By Caroline Vimla and Inamul Haq
The ongoing situation in Kashmir echoes Frantz Fanon’s formulation that the colonial forces focus on two things: it creates a division and the frontiers are populated by barracks and military forces. It is the military man who is more powerful than anyone else and they are frequent in their actions in order to maintain contact with the natives. The creation of fear is one of the tactics the colonizer employs and, in the process, he uses brute forces.
By Vivek Nath Mishra
The building seems one of the foremost constructions at Assi Ghat, on the river bank. It is just next to the Harmony bookshop – a tiny, charming bookshop that attracts every passer-by like a flower attracts a bumblebee. It’s fairly easy to notice the bookshop as one goes down the street to the river but the house of Alice Boner is almost invisible. One passes it as one passes a beautiful roadside flower surrounded by the long grass.
By Rimli Bhattacharya
In 2007, the doctors at Lilavati hospital, Mumbai, gave up all the hopes on my father. He as suffering from multiple transmissible indispositions. A heavily pregnant me still clung to hopes. When I asked the doctors for alternatives, Dr. Abhay Bhave, the hematologist under whom my father was initially admitted, referred to the infectious disease specialist Dr. Om Shrivastav.
By Pritish Gupta
‘Knowledge Diplomacy’ – the amalgamation of international higher education, research and innovation that helps in building and nourishing the international relations in an increasingly interconnected world – has the capacity to be the catalyst in bringing visible change and creating a social impact.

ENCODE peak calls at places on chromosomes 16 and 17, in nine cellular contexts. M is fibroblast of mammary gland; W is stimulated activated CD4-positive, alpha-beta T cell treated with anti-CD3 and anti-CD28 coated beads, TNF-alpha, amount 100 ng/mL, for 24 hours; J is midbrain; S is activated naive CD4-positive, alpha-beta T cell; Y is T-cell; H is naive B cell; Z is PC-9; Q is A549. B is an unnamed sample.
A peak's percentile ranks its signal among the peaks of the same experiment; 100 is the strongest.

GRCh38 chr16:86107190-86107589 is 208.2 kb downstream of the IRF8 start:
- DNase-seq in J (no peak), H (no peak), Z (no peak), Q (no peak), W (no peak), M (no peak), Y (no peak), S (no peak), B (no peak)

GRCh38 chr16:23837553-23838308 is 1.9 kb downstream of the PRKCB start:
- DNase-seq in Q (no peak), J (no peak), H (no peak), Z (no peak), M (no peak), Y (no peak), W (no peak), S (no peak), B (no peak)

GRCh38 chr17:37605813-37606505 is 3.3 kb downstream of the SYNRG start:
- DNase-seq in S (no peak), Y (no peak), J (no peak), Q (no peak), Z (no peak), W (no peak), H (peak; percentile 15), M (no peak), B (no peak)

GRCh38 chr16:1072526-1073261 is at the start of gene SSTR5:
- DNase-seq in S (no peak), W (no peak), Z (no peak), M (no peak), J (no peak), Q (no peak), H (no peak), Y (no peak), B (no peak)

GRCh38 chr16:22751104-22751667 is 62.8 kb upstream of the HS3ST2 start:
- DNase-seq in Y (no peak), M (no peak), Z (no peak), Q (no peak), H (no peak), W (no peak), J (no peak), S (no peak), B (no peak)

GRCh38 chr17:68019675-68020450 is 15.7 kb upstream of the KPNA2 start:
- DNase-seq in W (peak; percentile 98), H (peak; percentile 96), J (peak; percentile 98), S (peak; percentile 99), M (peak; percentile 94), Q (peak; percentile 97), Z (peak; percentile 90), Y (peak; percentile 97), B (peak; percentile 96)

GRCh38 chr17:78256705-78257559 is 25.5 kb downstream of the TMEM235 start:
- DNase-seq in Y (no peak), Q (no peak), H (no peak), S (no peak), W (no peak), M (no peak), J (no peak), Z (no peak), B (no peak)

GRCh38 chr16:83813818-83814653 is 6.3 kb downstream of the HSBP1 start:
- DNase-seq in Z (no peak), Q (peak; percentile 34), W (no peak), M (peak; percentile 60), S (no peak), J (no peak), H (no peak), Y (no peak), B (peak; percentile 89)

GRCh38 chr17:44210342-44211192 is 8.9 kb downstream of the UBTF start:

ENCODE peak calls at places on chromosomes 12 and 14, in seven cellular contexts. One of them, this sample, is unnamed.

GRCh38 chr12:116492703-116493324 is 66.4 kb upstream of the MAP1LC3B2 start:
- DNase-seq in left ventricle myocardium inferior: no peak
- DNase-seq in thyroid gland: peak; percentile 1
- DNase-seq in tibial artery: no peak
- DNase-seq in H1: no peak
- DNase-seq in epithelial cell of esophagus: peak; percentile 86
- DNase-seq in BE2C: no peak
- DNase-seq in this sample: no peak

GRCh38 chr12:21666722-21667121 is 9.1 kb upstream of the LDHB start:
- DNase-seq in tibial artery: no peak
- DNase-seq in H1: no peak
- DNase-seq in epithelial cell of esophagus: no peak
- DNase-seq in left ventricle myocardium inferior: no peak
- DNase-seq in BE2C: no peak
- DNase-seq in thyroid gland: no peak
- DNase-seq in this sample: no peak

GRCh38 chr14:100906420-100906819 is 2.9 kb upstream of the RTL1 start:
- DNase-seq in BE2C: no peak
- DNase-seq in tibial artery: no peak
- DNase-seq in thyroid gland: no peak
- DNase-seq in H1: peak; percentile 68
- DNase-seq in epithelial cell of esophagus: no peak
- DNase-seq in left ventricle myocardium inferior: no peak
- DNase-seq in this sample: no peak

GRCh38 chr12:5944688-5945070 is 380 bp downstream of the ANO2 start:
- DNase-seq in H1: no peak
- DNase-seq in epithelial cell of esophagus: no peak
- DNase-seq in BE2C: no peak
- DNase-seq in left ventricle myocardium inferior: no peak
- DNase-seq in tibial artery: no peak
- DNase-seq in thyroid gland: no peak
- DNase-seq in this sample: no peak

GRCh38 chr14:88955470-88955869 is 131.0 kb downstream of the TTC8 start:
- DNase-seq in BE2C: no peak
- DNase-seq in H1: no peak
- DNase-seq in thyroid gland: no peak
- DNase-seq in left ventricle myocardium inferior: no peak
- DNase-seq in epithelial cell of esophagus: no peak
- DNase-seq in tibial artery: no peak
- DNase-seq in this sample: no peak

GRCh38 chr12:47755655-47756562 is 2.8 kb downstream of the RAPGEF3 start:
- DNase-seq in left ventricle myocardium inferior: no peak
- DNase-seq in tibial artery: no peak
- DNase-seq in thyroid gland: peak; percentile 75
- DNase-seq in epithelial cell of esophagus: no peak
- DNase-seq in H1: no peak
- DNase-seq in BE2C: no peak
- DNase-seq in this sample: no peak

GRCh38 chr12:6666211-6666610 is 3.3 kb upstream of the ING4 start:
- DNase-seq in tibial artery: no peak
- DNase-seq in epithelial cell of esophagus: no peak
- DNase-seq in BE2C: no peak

By Shilpa Menon
While Dalit women’s writings have always drawn from Black feminist ideas, why does Dalit-Black women’s solidarity, their speaking and writing on equal grounds as political allies, enter so late into the narrative of Dalit-Black solidarity and transnational women’s movements in general? And most importantly, what promises for a new paradigm of politics emerge when Dalit and Black women speak and think together?
By Sabyasachi Nag
If I tear your veil and force my lips on the blue flame that burns
Your eyes, could you not keep them shut tonight? Not see, just sense?
Kashmir, why do you look at me and make me cry?
By Aarti Mangal
According to one of the reports of 2016, more people are killed in India due to dog attacks than the terror attack. Civic authorities in Mumbai made a claim that more people are killed in Mumbai of dog bite than the two terror attacks – 1993 serial blasts and 26/11 attack in 2008 – in the city.
By Shubrojyoti Mookherjee
It is mostly suggested through games like GTA (Grand Theft Auto) and the like, that girls are expected to be dependent victims and that their only concern is to maintain beauty and sexual appeal. On the other hand, boys may understand their role to be a protector of women, as they are apparently inherently stronger and powerful.
By Devangana Kuthari
When such a similar model of women’s place in a marriage and society is found to exist in criminal or family law, it often goes unnoticed as it has already been normalised in society through popular culture. Law is nothing but an extension of the society we live in. If a problem exists in society, it is more than often echoed in the laws and legal understanding of the judges.
By Neha Basnet
His life-history was filled with stories of people abusing and exploiting him and somehow making him feel that he was not worthy. As a researcher I felt helpless and hopeless at this point. Would my research make his life better in any way? Would it be able to reverse the time and make things right for this kid?
By Rimli Bhattacharya
I felt betrayed. I felt cheated. I shed bitter tears. But something in me had changed. I could no longer make close friends. In high school, in the college and in the university, I met new people but I would maintain a distance.